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Nearly 50% leave Obama mortgage relief program

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Saturday, August 21, 2010

HOUSING

Nearly half drop out of mortgage aid program

Nearly half of the homeowners who enrolled in the Obama administration's flagship mortgage-relief program have fallen out.

A new report issued Friday by the Treasury Department said that about 630,000 people who had tried to get their monthly mortgage payments lowered through the effort have been cut loose through July. That's about 48 percent of the 1.3 million homeowners who had enrolled since March 2009, up from more than 40 percent through June.

The report suggests foreclosures could rise in the second half of the year and weaken the ailing housing market, analysts say.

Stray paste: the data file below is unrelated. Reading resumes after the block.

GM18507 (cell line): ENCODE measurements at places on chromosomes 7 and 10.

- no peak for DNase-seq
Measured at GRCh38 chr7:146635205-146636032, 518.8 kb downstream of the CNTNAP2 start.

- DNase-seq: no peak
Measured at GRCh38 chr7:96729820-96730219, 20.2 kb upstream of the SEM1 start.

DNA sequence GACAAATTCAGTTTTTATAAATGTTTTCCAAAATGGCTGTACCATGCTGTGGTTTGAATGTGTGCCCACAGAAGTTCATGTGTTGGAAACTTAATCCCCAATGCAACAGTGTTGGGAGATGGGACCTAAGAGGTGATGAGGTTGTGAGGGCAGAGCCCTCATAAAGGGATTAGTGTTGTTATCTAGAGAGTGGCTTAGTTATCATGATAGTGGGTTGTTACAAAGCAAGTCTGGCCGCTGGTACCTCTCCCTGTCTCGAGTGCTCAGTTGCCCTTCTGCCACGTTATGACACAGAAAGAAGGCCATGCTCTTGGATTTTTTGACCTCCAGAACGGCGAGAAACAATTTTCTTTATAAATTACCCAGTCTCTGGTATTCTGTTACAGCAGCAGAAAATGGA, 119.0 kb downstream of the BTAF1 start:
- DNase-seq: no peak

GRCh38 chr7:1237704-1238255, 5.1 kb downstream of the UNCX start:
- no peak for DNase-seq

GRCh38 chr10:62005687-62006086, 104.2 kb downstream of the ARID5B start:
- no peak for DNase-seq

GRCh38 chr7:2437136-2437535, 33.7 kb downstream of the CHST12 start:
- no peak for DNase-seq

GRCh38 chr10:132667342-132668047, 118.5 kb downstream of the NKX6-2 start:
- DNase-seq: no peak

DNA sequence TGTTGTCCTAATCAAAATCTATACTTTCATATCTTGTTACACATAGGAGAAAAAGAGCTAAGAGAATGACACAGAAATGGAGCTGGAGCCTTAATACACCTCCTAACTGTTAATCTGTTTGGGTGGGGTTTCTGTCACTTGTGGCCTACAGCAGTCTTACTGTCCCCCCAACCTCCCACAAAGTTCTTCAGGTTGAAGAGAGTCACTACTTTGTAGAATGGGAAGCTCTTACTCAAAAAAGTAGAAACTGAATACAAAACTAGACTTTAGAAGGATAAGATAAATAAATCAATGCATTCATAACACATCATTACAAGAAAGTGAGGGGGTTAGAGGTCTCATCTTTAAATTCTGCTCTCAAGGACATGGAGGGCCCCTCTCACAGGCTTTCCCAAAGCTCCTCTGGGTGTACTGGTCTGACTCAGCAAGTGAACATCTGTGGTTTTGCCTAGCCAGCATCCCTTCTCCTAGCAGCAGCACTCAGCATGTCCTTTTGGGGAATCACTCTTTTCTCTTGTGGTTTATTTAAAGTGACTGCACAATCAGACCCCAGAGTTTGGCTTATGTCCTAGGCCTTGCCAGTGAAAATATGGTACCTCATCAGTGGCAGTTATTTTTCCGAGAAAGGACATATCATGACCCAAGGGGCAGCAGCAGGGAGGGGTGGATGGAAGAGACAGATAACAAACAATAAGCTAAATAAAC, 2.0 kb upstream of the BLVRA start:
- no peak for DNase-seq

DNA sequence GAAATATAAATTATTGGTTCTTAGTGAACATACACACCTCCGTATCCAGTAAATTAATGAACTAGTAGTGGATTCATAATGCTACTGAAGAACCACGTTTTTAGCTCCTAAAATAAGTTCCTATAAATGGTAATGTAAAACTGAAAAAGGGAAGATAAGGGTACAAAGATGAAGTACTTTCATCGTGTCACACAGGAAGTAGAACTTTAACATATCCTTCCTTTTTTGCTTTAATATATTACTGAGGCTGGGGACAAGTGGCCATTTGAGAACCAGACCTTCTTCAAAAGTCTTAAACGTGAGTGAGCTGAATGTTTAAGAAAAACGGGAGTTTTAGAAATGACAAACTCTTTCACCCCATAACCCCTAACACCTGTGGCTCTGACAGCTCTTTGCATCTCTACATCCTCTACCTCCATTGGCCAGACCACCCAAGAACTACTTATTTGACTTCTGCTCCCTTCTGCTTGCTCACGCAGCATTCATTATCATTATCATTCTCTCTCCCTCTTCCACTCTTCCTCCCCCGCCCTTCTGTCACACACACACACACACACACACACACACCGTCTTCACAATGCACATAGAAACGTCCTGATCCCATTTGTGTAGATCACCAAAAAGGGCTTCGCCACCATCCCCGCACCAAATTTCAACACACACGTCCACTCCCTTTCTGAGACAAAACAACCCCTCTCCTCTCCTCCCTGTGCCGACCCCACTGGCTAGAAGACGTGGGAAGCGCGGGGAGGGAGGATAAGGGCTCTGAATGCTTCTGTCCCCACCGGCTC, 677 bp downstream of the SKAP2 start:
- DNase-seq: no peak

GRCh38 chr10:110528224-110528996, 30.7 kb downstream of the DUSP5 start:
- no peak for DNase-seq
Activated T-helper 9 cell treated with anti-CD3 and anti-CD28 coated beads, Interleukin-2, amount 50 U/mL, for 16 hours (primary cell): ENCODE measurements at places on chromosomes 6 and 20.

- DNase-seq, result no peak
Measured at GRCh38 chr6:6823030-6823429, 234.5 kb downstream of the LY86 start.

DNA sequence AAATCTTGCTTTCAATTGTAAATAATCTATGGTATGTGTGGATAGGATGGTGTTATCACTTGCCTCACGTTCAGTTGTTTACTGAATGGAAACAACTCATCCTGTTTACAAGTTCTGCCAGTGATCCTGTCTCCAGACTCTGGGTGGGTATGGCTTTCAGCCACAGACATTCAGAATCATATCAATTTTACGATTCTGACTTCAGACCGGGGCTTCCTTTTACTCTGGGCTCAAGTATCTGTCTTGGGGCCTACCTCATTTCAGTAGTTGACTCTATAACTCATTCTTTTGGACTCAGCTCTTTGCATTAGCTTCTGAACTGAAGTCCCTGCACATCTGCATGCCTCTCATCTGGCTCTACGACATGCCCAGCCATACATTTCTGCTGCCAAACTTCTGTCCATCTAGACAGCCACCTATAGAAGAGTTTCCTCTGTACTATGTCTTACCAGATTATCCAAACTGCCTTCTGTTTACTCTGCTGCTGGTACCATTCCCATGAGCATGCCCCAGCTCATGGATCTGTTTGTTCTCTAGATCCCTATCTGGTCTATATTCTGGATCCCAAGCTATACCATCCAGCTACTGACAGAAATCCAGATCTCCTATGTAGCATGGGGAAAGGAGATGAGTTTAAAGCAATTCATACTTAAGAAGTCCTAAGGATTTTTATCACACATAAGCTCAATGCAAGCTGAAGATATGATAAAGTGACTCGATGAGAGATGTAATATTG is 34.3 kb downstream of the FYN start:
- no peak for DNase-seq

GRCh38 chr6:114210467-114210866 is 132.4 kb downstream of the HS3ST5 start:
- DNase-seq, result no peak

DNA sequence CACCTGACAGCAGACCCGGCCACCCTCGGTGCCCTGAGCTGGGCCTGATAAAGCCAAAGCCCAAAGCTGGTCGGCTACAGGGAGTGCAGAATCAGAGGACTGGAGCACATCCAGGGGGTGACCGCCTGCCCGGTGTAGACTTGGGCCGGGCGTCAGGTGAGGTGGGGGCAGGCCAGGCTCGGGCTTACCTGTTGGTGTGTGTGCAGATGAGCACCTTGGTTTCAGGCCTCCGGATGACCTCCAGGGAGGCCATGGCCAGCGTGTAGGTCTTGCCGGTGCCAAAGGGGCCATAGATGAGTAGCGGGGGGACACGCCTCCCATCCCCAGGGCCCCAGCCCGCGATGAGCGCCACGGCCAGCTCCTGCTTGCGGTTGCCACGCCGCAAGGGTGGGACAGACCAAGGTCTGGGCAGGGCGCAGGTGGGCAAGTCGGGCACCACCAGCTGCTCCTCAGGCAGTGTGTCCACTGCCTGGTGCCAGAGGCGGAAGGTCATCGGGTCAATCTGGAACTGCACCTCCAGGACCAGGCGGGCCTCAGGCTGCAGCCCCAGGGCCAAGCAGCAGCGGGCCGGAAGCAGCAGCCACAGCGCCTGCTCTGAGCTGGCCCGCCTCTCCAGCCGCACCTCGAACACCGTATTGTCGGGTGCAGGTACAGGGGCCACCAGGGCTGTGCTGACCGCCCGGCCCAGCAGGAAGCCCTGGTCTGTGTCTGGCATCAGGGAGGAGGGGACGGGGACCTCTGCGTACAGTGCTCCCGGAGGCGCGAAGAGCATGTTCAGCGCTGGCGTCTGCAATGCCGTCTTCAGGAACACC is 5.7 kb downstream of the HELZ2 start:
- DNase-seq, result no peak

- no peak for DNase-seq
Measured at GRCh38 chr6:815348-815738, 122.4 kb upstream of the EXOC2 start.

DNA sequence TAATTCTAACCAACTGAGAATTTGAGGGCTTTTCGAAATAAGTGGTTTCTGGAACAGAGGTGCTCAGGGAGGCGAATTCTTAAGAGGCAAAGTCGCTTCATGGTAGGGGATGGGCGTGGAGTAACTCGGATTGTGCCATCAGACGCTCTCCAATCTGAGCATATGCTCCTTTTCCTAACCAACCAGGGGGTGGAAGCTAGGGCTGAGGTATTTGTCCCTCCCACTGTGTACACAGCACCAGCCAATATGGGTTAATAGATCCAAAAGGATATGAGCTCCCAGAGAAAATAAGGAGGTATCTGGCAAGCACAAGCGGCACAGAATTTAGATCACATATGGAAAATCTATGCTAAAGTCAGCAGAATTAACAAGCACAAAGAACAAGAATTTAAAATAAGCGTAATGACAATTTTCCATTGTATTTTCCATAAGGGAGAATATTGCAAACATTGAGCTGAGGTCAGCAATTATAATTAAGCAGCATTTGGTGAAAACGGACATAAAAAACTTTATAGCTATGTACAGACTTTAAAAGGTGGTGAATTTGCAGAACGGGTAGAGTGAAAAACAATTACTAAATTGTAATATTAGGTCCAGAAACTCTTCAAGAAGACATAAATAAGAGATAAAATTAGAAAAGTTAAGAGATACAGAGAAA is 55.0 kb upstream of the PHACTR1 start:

An additional 421,804, or 32.3 percent of those who started the program, have received permanent loan modifications and are making payments on time.

The Obama plan was designed to help people in financial trouble by lowering their monthly mortgage payments. Homeowners who qualify can receive an interest rate as low as 2 percent for five years and a longer repayment period.

-- Associated Press

ALSO IN BUSINESS

-- ShoreBank seized: Regulators closed a big community bank based in Chicago that has been known for its social activism but racked by financial troubles in recent months. It was one of eight financial institutions seized on Friday, bringing the total of failed U.S. banks to 118 this year.

The Federal Deposit Insurance Corp. took over ShoreBank, with $2.16 billion in assets and $1.54 billion in deposits. Urban Partnership Bank, a new institution comprised of several Wall Street firms and a private foundation, agreed to assume ShoreBank's deposits and nearly all its assets.


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